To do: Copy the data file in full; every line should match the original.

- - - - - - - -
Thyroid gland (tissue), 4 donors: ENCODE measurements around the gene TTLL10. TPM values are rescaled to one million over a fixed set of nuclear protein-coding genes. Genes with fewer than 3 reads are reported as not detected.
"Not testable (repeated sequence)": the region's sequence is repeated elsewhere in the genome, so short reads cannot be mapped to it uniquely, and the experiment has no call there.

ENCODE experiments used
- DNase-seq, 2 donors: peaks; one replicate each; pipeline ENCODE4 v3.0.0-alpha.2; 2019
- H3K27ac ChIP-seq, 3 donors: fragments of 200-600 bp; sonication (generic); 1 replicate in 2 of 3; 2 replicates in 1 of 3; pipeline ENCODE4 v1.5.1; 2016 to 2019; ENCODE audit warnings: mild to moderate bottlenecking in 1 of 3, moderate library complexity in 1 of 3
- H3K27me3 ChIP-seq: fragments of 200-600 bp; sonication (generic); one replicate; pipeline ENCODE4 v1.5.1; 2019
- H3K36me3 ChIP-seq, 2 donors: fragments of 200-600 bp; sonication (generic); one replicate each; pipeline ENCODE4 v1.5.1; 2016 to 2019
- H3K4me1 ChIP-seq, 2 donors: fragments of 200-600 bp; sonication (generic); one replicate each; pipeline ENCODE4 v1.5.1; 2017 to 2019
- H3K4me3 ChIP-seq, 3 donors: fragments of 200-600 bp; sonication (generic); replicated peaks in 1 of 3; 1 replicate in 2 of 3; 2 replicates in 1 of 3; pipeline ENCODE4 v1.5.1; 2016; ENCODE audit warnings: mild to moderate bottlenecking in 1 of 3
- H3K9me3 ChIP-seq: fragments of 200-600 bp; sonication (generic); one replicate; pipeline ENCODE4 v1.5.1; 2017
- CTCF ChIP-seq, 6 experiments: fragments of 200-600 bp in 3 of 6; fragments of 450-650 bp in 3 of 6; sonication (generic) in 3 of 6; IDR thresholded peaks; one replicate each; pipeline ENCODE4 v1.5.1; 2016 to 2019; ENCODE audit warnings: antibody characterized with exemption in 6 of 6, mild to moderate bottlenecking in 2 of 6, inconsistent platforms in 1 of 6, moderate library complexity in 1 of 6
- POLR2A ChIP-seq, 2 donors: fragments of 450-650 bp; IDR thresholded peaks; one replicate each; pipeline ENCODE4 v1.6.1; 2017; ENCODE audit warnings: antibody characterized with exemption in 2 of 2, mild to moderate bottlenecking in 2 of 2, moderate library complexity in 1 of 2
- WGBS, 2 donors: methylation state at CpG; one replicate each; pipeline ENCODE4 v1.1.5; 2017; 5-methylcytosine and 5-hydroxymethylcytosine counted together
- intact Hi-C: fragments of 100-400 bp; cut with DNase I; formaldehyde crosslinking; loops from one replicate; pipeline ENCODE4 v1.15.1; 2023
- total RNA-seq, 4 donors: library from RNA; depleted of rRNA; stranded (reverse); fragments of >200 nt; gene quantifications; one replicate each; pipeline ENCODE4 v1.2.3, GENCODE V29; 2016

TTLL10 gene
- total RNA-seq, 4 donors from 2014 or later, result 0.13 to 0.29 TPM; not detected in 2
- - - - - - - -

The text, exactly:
Thyroid gland (tissue), 4 donors: ENCODE measurements around the gene TTLL10. TPM values are rescaled to one million over a fixed set of nuclear protein-coding genes. Genes with fewer than 3 reads are reported as not detected.
"Not testable (repeated sequence)": the region's sequence is repeated elsewhere in the genome, so short reads cannot be mapped to it uniquely, and the experiment has no call there.

ENCODE experiments used
- DNase-seq, 2 donors: peaks; one replicate each; pipeline ENCODE4 v3.0.0-alpha.2; 2019
- H3K27ac ChIP-seq, 3 donors: fragments of 200-600 bp; sonication (generic); 1 replicate in 2 of 3; 2 replicates in 1 of 3; pipeline ENCODE4 v1.5.1; 2016 to 2019; ENCODE audit warnings: mild to moderate bottlenecking in 1 of 3, moderate library complexity in 1 of 3
- H3K27me3 ChIP-seq: fragments of 200-600 bp; sonication (generic); one replicate; pipeline ENCODE4 v1.5.1; 2019
- H3K36me3 ChIP-seq, 2 donors: fragments of 200-600 bp; sonication (generic); one replicate each; pipeline ENCODE4 v1.5.1; 2016 to 2019
- H3K4me1 ChIP-seq, 2 donors: fragments of 200-600 bp; sonication (generic); one replicate each; pipeline ENCODE4 v1.5.1; 2017 to 2019
- H3K4me3 ChIP-seq, 3 donors: fragments of 200-600 bp; sonication (generic); replicated peaks in 1 of 3; 1 replicate in 2 of 3; 2 replicates in 1 of 3; pipeline ENCODE4 v1.5.1; 2016; ENCODE audit warnings: mild to moderate bottlenecking in 1 of 3
- H3K9me3 ChIP-seq: fragments of 200-600 bp; sonication (generic); one replicate; pipeline ENCODE4 v1.5.1; 2017
- CTCF ChIP-seq, 6 experiments: fragments of 200-600 bp in 3 of 6; fragments of 450-650 bp in 3 of 6; sonication (generic) in 3 of 6; IDR thresholded peaks; one replicate each; pipeline ENCODE4 v1.5.1; 2016 to 2019; ENCODE audit warnings: antibody characterized with exemption in 6 of 6, mild to moderate bottlenecking in 2 of 6, inconsistent platforms in 1 of 6, moderate library complexity in 1 of 6
- POLR2A ChIP-seq, 2 donors: fragments of 450-650 bp; IDR thresholded peaks; one replicate each; pipeline ENCODE4 v1.6.1; 2017; ENCODE audit warnings: antibody characterized with exemption in 2 of 2, mild to moderate bottlenecking in 2 of 2, moderate library complexity in 1 of 2
- WGBS, 2 donors: methylation state at CpG; one replicate each; pipeline ENCODE4 v1.1.5; 2017; 5-methylcytosine and 5-hydroxymethylcytosine counted together
- intact Hi-C: fragments of 100-400 bp; cut with DNase I; formaldehyde crosslinking; loops from one replicate; pipeline ENCODE4 v1.15.1; 2023
- total RNA-seq, 4 donors: library from RNA; depleted of rRNA; stranded (reverse); fragments of >200 nt; gene quantifications; one replicate each; pipeline ENCODE4 v1.2.3, GENCODE V29; 2016

TTLL10 gene
- total RNA-seq, 4 donors from 2014 or later, result 0.13 to 0.29 TPM; not detected in 2